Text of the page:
The finances required to complete the controversy-ridden Grand Hyatt hotel in Colombo are not receiving approval, and the government may even end up selling the project which was built using public retirement funds, at a loss in mid-construction, Mirror Business learns.
A contractor involved in the construction under the condition of anonymity said that construction is now going at a slower pace than before and that discussions have taken place with Canwill Holdings (Pvt) Ltd—the state-owned holding company of the hotel—to further slow down the pace of construction, due to financial difficulties.
Two other contractors, which included one of the six international contractors involved in the project, refused to discuss the situation, noting that the owner of the hotel should be commenting on these matters.
However, attempts to reach Canwill Holdings Chairman Hemaka Amarasuriya, who is also the Chairman of the Sri Lanka Insurance Corporation (SLIC), which is the top shareholder of Canwill Holdings, were unsuccessful.
The government in two successive budgets for the years 2016 and 2017 had said that it would dispose of non-strategic enterprises, including the Grand Hyatt, via the stock market, while the 2018 budget too had mentioned in general that non-strategic state-owned enterprises (SOEs) would be disposed through the stock exchange.
However, just days after the 2018 budget which was read out last month, the government had taken a stance that both the Grand Hyatt and the Colombo Hilton would be divested through the National Agency for Public Private Partnerships (NAPPP) in the Finance Ministry, and that finding partners for these two hotels would be the agency’s top priority.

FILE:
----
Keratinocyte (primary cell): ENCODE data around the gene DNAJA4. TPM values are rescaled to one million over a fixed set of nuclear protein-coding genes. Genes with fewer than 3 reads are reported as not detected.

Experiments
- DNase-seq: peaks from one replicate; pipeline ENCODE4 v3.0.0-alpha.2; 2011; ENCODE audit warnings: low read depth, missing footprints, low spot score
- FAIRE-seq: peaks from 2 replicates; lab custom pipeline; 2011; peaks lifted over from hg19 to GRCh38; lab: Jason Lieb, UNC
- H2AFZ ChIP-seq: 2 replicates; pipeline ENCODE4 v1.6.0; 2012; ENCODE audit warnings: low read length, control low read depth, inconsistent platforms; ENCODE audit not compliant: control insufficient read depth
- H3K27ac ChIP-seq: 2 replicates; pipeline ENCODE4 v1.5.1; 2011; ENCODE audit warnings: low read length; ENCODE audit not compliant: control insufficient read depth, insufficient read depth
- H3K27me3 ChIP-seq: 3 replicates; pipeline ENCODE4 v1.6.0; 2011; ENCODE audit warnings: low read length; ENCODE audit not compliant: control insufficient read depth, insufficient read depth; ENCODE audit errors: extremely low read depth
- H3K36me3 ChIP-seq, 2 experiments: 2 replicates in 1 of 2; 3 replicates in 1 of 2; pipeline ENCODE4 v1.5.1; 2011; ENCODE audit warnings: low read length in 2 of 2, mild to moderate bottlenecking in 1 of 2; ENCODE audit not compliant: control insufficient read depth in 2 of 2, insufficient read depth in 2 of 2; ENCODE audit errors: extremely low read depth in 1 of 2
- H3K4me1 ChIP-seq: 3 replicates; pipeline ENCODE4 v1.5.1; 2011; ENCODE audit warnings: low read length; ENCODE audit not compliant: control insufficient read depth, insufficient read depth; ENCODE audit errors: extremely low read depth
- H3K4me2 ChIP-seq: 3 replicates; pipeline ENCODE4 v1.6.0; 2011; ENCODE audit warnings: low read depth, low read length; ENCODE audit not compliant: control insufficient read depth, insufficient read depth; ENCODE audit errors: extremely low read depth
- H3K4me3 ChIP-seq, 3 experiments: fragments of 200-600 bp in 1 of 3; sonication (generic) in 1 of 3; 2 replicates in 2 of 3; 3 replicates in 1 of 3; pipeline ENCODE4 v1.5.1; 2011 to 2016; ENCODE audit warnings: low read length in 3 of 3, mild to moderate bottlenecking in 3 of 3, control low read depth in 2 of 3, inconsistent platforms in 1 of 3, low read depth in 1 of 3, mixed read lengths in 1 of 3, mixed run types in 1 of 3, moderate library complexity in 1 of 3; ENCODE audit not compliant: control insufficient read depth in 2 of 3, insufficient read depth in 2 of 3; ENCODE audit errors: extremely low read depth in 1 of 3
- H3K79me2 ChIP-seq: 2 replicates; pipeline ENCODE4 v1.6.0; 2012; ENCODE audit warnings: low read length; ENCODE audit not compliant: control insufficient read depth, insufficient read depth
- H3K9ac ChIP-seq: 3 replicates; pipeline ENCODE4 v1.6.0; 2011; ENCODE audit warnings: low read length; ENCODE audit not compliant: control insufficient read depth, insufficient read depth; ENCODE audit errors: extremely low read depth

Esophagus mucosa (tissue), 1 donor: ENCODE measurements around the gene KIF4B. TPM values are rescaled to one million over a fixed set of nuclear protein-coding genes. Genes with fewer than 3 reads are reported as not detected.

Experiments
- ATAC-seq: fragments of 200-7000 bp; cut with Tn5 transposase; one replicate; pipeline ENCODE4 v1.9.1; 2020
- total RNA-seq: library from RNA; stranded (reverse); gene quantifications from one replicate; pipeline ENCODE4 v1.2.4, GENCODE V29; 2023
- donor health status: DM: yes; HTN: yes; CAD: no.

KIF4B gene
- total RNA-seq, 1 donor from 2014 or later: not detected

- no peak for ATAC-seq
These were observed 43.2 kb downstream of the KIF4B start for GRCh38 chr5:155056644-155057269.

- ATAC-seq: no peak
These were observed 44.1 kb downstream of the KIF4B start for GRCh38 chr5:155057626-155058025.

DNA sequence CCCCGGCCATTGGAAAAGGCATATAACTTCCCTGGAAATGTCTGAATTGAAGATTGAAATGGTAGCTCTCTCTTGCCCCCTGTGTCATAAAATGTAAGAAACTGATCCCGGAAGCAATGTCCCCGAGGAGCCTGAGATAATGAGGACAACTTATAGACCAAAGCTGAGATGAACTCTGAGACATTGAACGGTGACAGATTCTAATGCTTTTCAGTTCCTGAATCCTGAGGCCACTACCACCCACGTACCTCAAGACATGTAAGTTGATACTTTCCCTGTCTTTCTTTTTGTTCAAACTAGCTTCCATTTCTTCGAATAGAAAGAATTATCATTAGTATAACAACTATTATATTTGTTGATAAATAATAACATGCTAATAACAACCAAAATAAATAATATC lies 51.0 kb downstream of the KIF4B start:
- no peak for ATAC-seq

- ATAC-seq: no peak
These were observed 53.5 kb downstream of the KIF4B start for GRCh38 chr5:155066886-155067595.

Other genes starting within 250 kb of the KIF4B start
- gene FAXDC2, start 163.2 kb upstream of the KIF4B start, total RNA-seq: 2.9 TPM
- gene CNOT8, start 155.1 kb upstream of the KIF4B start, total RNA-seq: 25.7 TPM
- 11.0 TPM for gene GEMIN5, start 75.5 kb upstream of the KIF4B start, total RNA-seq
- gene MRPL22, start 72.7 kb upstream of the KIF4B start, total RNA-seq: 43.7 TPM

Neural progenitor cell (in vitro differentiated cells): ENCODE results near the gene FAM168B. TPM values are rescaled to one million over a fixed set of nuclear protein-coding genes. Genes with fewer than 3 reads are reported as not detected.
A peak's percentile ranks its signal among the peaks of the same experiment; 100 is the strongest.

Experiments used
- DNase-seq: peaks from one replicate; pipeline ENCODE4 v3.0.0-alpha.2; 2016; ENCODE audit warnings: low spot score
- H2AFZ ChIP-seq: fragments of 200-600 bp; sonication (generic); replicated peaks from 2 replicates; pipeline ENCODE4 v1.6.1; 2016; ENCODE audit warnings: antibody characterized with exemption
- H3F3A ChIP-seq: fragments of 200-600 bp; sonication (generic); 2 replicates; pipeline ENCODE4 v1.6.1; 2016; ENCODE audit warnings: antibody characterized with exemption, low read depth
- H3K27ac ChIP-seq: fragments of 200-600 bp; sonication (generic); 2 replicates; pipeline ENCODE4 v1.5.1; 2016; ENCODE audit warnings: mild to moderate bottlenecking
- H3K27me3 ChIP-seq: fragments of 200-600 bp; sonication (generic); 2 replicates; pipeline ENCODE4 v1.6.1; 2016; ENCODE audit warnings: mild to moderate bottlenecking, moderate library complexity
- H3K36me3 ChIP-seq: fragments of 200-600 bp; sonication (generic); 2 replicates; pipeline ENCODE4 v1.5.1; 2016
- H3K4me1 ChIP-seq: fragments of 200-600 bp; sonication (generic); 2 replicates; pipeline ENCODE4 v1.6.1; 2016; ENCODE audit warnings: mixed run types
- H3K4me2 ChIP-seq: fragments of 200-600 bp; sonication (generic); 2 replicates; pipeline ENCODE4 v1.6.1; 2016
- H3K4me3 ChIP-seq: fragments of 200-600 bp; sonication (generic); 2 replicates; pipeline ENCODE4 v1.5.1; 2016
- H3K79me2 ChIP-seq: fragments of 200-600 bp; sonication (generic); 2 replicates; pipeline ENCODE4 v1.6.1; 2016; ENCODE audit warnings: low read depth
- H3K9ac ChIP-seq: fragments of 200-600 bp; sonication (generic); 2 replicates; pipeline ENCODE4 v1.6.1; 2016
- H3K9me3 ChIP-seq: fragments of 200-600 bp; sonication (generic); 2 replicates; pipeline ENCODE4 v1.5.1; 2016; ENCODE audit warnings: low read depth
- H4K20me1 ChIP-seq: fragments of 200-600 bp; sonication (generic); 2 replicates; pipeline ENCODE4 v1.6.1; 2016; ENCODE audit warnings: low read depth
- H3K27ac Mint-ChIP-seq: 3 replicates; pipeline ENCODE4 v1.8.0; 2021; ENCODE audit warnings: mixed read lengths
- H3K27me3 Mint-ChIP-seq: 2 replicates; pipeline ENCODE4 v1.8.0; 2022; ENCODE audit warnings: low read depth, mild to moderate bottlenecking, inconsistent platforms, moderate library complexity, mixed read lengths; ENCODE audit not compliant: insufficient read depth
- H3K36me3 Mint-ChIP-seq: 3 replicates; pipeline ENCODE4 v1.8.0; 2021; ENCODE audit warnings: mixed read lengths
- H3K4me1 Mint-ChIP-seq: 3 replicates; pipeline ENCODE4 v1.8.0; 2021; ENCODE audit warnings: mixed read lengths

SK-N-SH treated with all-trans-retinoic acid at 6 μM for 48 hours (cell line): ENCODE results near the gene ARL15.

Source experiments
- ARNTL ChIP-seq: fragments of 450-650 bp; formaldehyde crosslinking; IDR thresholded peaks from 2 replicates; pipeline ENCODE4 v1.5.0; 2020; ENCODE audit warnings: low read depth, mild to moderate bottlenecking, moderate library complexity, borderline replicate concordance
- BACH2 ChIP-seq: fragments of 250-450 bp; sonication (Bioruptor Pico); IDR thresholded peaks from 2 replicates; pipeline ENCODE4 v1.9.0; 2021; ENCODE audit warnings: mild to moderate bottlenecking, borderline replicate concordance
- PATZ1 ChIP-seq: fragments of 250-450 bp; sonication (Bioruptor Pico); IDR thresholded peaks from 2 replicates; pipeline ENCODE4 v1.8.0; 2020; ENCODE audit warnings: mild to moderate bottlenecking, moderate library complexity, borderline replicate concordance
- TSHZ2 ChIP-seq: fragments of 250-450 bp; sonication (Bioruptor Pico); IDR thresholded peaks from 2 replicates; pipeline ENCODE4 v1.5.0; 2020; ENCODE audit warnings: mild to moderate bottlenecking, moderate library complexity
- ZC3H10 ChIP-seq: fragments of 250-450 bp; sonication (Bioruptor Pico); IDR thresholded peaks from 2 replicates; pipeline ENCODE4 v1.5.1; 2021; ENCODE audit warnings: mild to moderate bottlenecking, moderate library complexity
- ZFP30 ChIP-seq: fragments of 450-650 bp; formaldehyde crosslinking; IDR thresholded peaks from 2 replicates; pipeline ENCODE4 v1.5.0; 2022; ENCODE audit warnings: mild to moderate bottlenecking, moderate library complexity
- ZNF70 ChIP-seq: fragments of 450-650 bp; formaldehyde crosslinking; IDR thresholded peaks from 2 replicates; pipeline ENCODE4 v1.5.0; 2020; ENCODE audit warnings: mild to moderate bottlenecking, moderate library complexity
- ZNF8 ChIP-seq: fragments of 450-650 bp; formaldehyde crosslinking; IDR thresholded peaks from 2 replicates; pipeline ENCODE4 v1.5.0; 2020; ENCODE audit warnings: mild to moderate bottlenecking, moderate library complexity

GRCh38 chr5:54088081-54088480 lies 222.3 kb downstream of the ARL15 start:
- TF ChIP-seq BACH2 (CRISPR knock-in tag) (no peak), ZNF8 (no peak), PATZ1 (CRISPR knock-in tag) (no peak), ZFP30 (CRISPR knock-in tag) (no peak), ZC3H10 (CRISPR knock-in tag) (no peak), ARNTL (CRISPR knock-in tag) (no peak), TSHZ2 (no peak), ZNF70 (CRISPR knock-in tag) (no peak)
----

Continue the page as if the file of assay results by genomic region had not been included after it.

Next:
Mirror Business attempted to reach out to Finance State Minister Eran Wickremaratne multiple times both personally and through his media secretary to request information, but these attempts were unsuccessful.
Several attempts to reach Public Enterprise Development Minister Kabir Hashim also failed. However, an official at the Public Enterprise Development Ministry—to which Canwill and SLIC belong to—requesting anonymity, said even requests for proposals have not been so far called for the disposal of the hotels.
He said the government might divest the hotel, even at a loss in mid-construction, since government finances are too tight, and are being scrutinized by the International Monetary Fund—which has listed SOE reforms as a key condition under the US$ 1.5 billion extended fund facility Sri Lanka has with the multilateral lender.
The hotel, financed using money from the country’s largest retirement fund, the Employees’ Provident Fund, started construction in 2012 to be ready by 2013 for the Commonwealth Heads of Government Meeting, after the government acquired the hotel in 2012 from the Ceylinco Group after the project had gone through years of dormancy.
Mismanagement of financial resources during the past regime resulted in the hotel, which could have been completed for Rs. 18.5 billion nearly doubling in cost, even after taking into account the more prudent decisions which were taken after the change of government in January 2015.
Around two thirds of the hotel has been completed, and the most crucial question now is what is the best course of action to recover the public money invested in the project—whether to divest now, at a time when publicly listed hotel share prices are struggling, or after completion of the project.
The official meanwhile said that the government has the option of selling off the 100 apartments in the property to finance the remaining construction instead of keeping them as long-stay serviced apartments, although discussions with Grand Hyatt are required to move forward in such a direction. (Chandeepa Wettasinghe)